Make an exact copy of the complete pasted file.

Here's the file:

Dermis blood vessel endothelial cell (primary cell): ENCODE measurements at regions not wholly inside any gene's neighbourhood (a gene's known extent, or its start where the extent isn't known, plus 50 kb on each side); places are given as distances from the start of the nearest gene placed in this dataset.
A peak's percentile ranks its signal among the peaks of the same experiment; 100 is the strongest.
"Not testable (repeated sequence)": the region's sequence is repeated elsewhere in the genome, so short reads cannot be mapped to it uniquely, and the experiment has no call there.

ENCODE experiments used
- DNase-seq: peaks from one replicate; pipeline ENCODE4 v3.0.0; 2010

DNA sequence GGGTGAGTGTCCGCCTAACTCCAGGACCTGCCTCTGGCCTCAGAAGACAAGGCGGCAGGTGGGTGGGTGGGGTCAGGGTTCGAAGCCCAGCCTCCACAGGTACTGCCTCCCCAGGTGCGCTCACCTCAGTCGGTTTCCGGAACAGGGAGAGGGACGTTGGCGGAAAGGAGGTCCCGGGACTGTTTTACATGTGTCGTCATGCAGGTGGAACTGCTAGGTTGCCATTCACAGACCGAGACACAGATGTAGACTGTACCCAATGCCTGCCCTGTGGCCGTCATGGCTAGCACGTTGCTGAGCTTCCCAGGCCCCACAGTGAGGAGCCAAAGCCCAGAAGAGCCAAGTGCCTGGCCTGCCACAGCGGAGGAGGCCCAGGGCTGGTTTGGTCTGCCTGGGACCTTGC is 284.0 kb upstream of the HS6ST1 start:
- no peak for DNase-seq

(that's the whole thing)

Dermis blood vessel endothelial cell (primary cell): ENCODE measurements at regions not wholly inside any gene's neighbourhood (a gene's known extent, or its start where the extent isn't known, plus 50 kb on each side); places are given as distances from the start of the nearest gene placed in this dataset.
A peak's percentile ranks its signal among the peaks of the same experiment; 100 is the strongest.
"Not testable (repeated sequence)": the region's sequence is repeated elsewhere in the genome, so short reads cannot be mapped to it uniquely, and the experiment has no call there.

ENCODE experiments used
- DNase-seq: peaks from one replicate; pipeline ENCODE4 v3.0.0; 2010

DNA sequence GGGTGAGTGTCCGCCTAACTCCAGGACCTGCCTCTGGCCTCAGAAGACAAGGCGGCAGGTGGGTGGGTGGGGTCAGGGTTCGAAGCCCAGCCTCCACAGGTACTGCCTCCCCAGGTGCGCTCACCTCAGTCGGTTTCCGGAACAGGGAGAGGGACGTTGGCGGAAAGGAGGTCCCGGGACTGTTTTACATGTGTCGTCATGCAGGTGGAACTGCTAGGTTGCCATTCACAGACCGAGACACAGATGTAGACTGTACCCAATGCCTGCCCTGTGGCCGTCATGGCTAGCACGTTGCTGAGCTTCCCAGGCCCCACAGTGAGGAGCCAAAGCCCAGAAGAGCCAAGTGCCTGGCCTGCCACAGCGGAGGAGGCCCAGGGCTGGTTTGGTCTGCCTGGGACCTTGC is 284.0 kb upstream of the HS6ST1 start:
- no peak for DNase-seq